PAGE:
Samoa Sanitarium

From Deutsche Kolonialgesellschaft Bibliothek, Goethe Universität, Frankfurt, Hellenthal Collection, photographer probably Alfred Tattersall.

Samoa Sanitarium

By Milton Hook

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Milton Hook, Ed.D. (Andrews University, Berrien Springs, Michigan, the United States). Hook retired in 1997 as a minister in the Greater Sydney Conference, Australia. An Australian by birth Hook has served the Church as a teacher at the elementary, academy and college levels, a missionary in Papua New Guinea, and as a local church pastor. In retirement he is a conjoint senior lecturer at Avondale College of Higher Education. He has authored Flames Over Battle Creek, Avondale: Experiment on the Dora, Desmond Ford: Reformist Theologian, Gospel Revivalist, the Seventh-day Adventist Heritage Series, and many magazine articles. He is married to Noeleen and has two sons and three grandchildren.

First Published: July 20, 2020

The Samoa Sanitarium operated on the outskirts of Apia, the capital of Samoa. between 1895 and 1905. It was built largely at the impetus of Dr. Frederick Braucht.

Preliminary Stage

Among the missionaries aboard the Pitcairn on its 1895 voyage through the Pacific were physician Frederick Braucht and his wife Mina. Initially, the General Conference appointed them to pioneer medical work in New Guinea,1 but within months those plans were changed, the doctor preferring self-supporting medical work in Fiji. When he arrived in Fiji, he found the British authorities would not accept his qualifications, so he reboarded the Pitcairn and disembarked in Samoa, beginning medical work in Apia on November 15, 1895.2 Captain Graham of the Pitcairn lamented the fact that he was obliged to sail so far (past Samoa to Fiji) only to be met with a rebuff.3 After all, prior to leaving America the information about proper qualifications could have been obtained by letter.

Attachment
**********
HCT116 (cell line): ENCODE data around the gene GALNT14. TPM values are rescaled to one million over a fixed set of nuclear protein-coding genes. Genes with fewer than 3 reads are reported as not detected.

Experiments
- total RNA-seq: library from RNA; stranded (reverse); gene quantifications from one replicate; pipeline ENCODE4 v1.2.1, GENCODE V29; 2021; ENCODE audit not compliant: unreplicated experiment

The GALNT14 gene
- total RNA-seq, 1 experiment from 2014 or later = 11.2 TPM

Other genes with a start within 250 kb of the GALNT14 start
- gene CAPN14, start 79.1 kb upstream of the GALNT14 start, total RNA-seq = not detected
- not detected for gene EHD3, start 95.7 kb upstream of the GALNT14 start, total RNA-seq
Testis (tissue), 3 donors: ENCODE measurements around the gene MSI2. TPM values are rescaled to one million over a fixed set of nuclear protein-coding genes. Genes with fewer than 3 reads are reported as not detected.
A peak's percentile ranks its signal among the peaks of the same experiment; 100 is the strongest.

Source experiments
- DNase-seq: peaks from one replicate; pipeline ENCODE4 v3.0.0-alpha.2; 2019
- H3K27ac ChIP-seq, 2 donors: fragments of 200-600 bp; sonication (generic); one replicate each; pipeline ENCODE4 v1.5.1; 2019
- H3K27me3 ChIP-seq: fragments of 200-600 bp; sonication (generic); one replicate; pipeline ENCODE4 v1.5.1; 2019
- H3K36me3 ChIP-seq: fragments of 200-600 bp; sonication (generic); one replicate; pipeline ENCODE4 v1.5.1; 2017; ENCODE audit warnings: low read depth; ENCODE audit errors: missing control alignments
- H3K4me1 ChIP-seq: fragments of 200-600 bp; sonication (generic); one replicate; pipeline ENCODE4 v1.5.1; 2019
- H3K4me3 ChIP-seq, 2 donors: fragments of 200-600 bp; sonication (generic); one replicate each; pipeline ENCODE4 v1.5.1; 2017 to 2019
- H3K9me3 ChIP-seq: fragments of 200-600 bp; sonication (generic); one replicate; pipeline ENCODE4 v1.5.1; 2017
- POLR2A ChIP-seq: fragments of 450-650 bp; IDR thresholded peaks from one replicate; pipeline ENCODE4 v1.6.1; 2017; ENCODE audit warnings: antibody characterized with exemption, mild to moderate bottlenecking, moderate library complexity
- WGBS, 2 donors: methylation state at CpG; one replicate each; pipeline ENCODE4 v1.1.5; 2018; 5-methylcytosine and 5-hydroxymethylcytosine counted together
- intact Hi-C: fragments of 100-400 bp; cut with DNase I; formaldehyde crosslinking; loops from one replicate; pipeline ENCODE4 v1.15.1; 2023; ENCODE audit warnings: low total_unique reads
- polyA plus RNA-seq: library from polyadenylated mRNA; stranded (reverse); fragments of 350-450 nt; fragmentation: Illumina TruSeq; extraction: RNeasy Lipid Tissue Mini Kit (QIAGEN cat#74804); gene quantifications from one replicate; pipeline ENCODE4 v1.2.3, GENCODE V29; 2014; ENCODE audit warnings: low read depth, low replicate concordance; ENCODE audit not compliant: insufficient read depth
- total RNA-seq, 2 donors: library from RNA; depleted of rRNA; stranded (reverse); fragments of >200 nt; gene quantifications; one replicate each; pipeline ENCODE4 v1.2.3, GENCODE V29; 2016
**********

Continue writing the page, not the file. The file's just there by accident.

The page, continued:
German authorities in Samoa accepted Braucht’s American medical and dentistry qualifications. Within a month of arrival at Apia, Braucht leased a dilapidated warehouse at Mata’utu and renovated it with the help of his father-in-law, Dudley Owen. Braucht became known as “the Jewish Doctor” for his observance of Saturday. At the time, Apia had only one other doctor, an old German surgeon whose methods were outmoded.4 Europeans and Samoans alike flocked to Braucht from the start. Emily McCoy, a Pitcairn Island nurse, assisted Braucht. She reported over one thousand medical treatments given in the first six weeks, in addition to eighty dental cases and seven surgical operations. Everything was conducted under primitive conditions.5 Braucht’s ultimate aim was to build a small sanitarium that would accommodate his family, office, surgery, and patients.

Permanent Building